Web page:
We recently established a new "Ask The Coach" promotion with our friends over at Pinnacle Sales NW, as an opportunity for athletes all over the globe to submit questions on anything regarding training, performance, gear, you name it. Every week we'll answer a new question, and once a month we'll pick a winner to receive a new pair of Darn Tough socks. And THEN, every six months we'll pick a winner who'll get a brand spankin' new pair of La Sportiva trail shoes of their choosing!
To submit a question, go to Pinnacle Sales NW.
Ask The Coach #1: Balancing Gym Training With Trail Running
Q: Hey Coaches, I love working out at the gym! Heavy days of weights however dont always mix well with running, tired legs! I'm in the gym 3-4 days a week and always switching up my route every 4-8wks. Some routines are more core bodybuilding type splits (squats, deadlift, bench press, etc), while others are more HIIT with lighter weights. How do you find that you can blend the love of weight lifting with the love of train running? Any suggested routines?
A: You're not alone, Nick. Strength training is an incredibly gratifying (and economical, time-wise) way to get a workout and see specific gains, but there is absolutely a limit to how much strength you need as a runner. In an ideal training regimen we put athletes through a foundational series of strength exercises focusing on hips, core, and stabilizer muscles. Then we evaluate basic "prime mover' strength - glutes, hamstrings, quads, calves. Barring any limitations there, the gym-based strength training diminishes in favor of more focused specific work on trails and roads.
A good balance is utilizing a max strength regimen (4-5 sets of 4 reps, heavy weight and long rest) 2x per week while focusing on running. The max work serves both to recruit more motor units of the muscle for the tasks, and can also provide a recovery benefit from hard running workouts. Then, after several weeks of max strength, add some muscular endurance (higher reps, low weight, and eventually short rest) which helps develop fatigue resistance in more dynamic ways with the running muscles. One quick example of this type of training is as follows:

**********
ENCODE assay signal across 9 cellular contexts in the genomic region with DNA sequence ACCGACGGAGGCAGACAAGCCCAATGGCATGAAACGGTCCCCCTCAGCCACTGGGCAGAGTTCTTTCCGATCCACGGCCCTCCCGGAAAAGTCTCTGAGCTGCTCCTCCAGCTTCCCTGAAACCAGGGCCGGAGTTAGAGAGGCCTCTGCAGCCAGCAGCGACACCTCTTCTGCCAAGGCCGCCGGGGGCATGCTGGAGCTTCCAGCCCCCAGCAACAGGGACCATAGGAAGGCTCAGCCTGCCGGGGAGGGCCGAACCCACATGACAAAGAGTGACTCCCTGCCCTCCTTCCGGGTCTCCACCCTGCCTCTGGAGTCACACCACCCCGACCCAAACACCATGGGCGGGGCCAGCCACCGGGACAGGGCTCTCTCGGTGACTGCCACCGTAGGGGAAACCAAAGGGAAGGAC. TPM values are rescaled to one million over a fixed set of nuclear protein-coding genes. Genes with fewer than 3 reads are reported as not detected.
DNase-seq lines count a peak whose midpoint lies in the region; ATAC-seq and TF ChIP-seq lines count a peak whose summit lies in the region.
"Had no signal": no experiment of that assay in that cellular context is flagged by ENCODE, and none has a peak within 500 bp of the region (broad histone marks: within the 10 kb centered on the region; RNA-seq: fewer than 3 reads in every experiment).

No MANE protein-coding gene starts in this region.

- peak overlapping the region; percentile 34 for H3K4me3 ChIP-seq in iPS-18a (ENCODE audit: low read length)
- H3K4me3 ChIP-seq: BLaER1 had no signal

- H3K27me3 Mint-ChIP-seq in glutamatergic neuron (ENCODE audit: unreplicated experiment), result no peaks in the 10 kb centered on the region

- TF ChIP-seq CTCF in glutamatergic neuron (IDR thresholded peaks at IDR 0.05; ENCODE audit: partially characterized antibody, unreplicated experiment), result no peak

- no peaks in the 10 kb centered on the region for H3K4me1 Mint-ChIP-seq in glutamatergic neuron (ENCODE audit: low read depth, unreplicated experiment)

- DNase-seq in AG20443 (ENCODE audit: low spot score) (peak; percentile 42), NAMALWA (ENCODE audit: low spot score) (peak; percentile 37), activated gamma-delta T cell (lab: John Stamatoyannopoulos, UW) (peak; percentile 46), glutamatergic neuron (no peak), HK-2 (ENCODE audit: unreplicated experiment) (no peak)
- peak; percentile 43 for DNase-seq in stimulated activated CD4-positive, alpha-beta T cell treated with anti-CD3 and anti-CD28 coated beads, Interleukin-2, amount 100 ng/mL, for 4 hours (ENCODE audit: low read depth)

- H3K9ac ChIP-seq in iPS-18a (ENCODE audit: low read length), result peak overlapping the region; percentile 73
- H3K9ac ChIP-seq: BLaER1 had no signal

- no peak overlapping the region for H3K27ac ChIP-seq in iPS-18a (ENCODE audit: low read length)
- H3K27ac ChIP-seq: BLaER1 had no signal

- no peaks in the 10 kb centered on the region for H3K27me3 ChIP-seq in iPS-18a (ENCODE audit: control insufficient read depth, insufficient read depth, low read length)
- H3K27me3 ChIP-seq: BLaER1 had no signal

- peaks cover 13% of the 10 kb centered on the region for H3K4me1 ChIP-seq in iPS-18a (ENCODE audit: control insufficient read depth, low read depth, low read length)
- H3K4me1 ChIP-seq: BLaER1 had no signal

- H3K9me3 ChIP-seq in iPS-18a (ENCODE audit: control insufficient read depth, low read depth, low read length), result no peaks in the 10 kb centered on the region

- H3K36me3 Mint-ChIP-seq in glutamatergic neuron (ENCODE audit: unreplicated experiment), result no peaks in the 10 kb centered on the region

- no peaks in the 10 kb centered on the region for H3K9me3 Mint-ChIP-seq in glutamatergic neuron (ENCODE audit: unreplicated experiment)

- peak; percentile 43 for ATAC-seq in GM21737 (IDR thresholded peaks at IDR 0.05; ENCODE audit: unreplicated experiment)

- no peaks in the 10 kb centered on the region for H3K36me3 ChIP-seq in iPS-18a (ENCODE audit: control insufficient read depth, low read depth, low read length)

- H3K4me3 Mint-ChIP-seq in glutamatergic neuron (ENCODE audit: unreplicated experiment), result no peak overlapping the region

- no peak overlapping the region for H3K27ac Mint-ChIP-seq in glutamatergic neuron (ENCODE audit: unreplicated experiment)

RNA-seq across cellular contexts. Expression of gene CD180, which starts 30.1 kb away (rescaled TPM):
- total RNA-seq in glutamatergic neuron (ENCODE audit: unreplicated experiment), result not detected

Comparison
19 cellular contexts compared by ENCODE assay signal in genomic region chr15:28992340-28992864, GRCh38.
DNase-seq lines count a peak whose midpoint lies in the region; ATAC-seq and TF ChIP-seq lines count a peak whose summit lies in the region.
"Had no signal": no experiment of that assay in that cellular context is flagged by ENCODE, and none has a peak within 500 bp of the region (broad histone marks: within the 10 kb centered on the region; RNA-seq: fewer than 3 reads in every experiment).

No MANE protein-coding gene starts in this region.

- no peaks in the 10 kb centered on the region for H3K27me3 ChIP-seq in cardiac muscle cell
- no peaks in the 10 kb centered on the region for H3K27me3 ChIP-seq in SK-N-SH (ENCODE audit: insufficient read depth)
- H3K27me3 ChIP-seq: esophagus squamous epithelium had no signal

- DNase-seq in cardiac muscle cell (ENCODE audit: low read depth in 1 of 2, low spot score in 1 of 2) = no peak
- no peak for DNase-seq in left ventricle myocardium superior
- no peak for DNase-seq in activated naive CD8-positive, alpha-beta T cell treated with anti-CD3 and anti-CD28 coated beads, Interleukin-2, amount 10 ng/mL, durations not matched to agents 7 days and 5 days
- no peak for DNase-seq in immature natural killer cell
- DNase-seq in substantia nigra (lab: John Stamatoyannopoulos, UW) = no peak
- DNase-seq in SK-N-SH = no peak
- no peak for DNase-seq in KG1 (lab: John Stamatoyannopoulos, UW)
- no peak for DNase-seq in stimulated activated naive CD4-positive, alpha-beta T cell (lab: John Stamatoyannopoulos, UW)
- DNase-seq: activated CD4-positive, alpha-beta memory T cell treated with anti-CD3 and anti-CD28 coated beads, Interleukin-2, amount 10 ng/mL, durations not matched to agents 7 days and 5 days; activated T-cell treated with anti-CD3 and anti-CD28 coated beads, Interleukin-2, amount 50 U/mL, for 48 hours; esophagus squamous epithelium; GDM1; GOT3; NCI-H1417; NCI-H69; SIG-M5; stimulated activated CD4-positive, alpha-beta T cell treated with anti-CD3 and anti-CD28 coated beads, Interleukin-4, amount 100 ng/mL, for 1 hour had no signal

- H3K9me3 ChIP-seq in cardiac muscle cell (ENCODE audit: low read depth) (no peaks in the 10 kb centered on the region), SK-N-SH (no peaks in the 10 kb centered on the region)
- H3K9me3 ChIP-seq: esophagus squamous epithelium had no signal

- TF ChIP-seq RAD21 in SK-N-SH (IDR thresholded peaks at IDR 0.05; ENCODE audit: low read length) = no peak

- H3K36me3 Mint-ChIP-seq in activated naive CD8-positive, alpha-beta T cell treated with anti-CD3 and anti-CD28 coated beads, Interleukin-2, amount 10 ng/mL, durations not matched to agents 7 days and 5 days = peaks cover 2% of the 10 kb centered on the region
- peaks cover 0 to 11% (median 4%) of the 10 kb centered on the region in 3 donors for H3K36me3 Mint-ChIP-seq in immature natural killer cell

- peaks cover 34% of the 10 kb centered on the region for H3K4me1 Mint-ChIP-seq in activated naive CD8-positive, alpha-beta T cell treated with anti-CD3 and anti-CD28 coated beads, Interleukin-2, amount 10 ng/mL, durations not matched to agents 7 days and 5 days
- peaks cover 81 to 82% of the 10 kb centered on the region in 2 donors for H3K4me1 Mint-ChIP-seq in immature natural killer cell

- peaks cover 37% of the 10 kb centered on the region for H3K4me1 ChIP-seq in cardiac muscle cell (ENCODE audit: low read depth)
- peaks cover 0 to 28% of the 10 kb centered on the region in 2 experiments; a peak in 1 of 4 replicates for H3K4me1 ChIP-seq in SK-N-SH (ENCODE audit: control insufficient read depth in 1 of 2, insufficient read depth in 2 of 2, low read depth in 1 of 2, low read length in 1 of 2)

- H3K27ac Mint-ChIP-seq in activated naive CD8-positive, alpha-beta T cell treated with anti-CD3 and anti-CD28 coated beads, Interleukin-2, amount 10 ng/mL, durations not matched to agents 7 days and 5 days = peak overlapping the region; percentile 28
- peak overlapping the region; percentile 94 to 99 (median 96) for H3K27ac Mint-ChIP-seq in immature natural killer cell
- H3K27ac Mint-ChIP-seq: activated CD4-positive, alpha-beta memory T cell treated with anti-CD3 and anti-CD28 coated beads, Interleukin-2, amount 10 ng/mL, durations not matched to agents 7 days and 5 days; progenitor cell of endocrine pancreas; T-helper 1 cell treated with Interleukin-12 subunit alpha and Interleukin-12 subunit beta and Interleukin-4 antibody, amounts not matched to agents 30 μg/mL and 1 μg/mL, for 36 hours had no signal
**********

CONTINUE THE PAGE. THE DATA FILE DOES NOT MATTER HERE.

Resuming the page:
- Pick any three exercises which target the "local" muscles you use in your sport. For trail runners, try box step-ups (glutes, hamstrings), squat jumps (posterior + anterior chain muscles), and single-leg lateral bar hops (hip stabilizers, calves)
- Start with 5-7 sets of 10 jumps "on-the-minute"; this means you'll do 10 jumps of an exercise then rest for the remainder of a minute, then start again. Do all the sets of one exercise before moving right into another one.
- As you get stronger, add weight (start with 10-12% of your body weight)
Ultimately, whether it be max strength, core, or muscular endurance, we don't have folks doing more than 2x per week of strength during a running-focused training program: there's far more better gains that can be made on the trail!
Thanks for the question!
- Sam @ Cascade Endurance